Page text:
1. Any such contest will be easily won by the largest capacitor placed on the regulator output.

2. There are clear limits on these parameters after which further “improvement” is unlikely to serve any useful purpose.

3. There are other considerations such as the output noise of the regulator and the stability under dynamic loads, which are equally if not more important.

Clear? No cookies for the “most bestest” circuit in LTSpice. The great utility of LTSpice is it allows you, the designer, to easily check if you’ve left performance...
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Old

Voltage Regulators for Line Level Audio. Part II : The Pass Transistor

Posted 16th January 2014 at 04:14 AM by rjm
Updated 20th January 2014 at 10:21 PM by rjm

Part 2 of a series.

Instead of pulling the output current through R1, we add an npn pass transistor, Q1. The output current now "passes" through the transistor, while the Zener diode still regulates the output voltage by being connected to the transistor base.

The output impedance falls to a few ohms, but the ripple rejection improves only slightly.

This is a useful basic circuit block for audio, but the ripple rejection can easily improved by the addition of a couple of additional components, as we'll see shortly.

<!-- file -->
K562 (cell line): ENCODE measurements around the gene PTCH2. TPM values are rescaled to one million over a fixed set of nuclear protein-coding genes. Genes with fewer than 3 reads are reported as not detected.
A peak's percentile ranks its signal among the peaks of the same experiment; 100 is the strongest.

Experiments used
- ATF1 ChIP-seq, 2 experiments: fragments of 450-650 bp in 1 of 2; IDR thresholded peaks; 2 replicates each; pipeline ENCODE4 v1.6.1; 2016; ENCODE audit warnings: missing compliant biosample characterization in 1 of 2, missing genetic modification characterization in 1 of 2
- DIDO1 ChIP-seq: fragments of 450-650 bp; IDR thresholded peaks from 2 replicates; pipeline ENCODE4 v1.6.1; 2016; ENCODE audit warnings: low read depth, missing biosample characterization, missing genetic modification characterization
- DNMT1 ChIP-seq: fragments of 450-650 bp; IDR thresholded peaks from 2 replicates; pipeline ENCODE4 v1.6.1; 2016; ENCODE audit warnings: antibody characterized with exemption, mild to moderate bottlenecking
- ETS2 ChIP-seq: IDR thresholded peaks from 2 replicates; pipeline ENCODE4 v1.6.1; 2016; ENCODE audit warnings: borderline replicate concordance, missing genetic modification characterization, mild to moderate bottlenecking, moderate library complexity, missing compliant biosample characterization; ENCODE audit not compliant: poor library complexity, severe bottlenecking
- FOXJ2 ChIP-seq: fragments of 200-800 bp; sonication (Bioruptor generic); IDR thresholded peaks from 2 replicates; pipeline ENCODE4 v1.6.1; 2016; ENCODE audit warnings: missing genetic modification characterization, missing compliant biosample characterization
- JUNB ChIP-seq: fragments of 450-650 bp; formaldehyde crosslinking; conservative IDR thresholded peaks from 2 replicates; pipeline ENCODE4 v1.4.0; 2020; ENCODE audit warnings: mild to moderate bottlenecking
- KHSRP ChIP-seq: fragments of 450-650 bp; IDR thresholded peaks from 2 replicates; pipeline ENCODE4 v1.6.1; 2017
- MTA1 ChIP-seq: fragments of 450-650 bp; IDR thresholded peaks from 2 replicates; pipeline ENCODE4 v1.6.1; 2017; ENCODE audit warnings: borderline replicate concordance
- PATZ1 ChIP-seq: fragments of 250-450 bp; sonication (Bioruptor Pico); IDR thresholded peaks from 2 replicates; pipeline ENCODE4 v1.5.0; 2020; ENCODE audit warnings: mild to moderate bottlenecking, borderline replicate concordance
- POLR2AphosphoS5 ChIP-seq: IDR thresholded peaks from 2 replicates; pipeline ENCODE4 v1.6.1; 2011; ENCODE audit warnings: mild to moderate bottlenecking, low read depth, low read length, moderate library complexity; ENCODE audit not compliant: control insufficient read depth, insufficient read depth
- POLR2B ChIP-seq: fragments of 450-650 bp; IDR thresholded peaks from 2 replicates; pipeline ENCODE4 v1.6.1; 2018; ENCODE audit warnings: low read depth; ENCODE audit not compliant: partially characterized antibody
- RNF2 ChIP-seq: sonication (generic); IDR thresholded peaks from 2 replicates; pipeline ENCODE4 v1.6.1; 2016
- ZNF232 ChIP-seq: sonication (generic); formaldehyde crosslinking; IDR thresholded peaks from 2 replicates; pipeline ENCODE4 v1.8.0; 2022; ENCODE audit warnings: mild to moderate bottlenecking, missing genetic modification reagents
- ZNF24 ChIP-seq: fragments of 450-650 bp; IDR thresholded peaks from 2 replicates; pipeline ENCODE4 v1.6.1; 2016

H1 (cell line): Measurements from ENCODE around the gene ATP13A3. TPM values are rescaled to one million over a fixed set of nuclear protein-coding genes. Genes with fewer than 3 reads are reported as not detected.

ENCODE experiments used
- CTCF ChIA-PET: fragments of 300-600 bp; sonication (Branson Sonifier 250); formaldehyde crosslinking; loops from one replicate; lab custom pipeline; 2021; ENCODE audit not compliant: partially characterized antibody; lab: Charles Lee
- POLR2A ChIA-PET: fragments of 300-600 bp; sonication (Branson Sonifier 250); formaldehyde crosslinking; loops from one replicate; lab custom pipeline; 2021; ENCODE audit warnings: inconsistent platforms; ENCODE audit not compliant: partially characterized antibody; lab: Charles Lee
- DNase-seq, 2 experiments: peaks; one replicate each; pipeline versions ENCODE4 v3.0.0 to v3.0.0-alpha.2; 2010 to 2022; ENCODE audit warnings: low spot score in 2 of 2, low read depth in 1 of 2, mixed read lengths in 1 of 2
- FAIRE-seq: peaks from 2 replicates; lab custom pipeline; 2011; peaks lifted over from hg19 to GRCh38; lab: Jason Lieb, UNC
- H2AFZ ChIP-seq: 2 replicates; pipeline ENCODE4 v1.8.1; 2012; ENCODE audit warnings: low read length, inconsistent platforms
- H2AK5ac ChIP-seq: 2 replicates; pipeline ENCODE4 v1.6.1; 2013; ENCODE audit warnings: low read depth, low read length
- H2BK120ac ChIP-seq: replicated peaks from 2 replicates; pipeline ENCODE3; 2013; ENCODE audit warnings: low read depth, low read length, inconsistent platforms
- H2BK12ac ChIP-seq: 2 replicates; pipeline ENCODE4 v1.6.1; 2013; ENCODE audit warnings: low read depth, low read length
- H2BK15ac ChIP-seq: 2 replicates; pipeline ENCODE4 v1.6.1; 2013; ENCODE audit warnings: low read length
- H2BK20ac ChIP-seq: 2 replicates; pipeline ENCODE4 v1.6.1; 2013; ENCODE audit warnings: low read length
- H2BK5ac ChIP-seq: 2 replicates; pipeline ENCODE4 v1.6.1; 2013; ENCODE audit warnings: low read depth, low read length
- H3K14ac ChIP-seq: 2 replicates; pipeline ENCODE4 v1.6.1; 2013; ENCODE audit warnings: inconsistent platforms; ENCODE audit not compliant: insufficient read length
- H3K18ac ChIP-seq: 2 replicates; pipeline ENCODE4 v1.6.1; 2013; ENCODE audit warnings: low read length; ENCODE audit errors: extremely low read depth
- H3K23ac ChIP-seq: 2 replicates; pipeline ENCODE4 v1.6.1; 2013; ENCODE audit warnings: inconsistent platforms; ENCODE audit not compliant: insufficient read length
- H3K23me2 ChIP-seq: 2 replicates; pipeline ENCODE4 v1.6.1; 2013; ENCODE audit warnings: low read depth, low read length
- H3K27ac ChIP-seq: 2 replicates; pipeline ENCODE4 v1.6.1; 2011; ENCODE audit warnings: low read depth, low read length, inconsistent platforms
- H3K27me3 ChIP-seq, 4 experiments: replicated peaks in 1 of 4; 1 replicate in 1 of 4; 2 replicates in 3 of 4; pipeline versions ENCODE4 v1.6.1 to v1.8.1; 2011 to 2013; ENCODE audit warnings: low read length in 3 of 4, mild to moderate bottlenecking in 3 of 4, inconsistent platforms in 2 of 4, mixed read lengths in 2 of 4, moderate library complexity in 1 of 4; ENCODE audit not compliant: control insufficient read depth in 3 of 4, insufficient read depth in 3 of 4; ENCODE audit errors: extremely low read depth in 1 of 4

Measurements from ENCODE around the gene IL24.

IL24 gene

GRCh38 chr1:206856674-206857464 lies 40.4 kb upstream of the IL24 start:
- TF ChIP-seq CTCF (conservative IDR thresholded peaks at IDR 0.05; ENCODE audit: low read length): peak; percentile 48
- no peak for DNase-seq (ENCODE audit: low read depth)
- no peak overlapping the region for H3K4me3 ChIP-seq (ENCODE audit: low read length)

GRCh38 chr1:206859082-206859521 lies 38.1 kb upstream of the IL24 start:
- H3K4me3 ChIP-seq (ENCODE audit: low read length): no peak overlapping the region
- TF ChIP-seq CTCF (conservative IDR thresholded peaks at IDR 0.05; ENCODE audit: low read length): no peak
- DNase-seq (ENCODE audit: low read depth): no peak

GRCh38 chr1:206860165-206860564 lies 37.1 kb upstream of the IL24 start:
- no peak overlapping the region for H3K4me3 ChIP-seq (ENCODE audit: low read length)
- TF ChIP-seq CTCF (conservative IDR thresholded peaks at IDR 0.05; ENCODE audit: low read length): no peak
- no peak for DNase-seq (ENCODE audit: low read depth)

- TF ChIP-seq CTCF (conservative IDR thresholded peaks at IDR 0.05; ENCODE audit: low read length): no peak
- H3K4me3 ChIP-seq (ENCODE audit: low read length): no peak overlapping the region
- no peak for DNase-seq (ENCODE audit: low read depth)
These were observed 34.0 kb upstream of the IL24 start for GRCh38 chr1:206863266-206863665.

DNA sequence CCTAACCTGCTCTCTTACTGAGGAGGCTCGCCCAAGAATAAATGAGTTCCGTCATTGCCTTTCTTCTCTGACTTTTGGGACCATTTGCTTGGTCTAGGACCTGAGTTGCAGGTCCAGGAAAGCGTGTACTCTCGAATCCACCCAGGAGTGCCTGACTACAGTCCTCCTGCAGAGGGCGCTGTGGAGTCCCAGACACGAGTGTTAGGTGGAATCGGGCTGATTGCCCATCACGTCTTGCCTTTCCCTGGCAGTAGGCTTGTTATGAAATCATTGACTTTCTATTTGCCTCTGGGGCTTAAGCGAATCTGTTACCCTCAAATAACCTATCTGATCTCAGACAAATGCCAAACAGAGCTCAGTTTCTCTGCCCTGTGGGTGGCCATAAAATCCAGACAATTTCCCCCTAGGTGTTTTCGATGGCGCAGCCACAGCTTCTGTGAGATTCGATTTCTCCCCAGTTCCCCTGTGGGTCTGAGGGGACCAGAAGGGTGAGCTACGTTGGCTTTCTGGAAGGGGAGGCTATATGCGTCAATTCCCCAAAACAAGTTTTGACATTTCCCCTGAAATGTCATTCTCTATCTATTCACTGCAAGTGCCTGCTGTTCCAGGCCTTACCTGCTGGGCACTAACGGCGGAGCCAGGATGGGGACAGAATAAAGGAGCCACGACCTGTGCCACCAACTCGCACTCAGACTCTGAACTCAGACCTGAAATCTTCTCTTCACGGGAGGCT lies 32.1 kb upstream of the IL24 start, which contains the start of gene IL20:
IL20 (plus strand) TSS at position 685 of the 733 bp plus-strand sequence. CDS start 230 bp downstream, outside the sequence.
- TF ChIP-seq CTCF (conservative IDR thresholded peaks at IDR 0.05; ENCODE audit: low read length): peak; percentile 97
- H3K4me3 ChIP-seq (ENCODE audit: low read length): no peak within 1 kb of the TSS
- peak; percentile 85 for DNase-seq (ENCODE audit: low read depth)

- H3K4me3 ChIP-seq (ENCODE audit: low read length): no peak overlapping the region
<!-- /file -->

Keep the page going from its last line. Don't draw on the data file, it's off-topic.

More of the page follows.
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Old

Voltage Regulators for Line Level Audio. Part I : Zeners

Posted 15th January 2014 at 11:34 PM by rjm
Updated 16th January 2014 at 04:40 AM by rjm

This is the first of a series, where I will be investigating the output impedance and ripple rejection of various voltage regulator circuits using LTSpice.


Today, for the first "lesson" (I'm teaching myself, as much as anything) we will look at the very simple zener voltage regulator.

The load is 1 kohm, and the Zener breakdown voltage is 12 V. The load current is about 10 mA, and to avoid gross inefficiency we will limit the current flowing through the Zener to about 5 mA, by adjusting R1 accordingly. The input voltage is fixed at 18 V.

To measure the ripple rejection, we perform an AC analysis with the voltage source AC set to 1 and the current source AC set to zero. The ripple rejection is the negative value of the signal at Vout: so -20 dB means 20 dB ripple rejection (1 V ripple at Vin generates 0.1 V ripple at Vout at a given frequency.).

To measure the output impedance, again the AC analysis function is used but...
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Old

Hakko FX-888 : ebay unhappiness

Posted 29th May 2013 at 12:12 PM by rjm
Updated 29th May 2013 at 11:59 PM by rjm

Oh, for Heaven's sake...

Just got the FX-888 soldering station I bought on ebay.

It does not power up.

Do you know why it doesn't power up?

So glad you asked...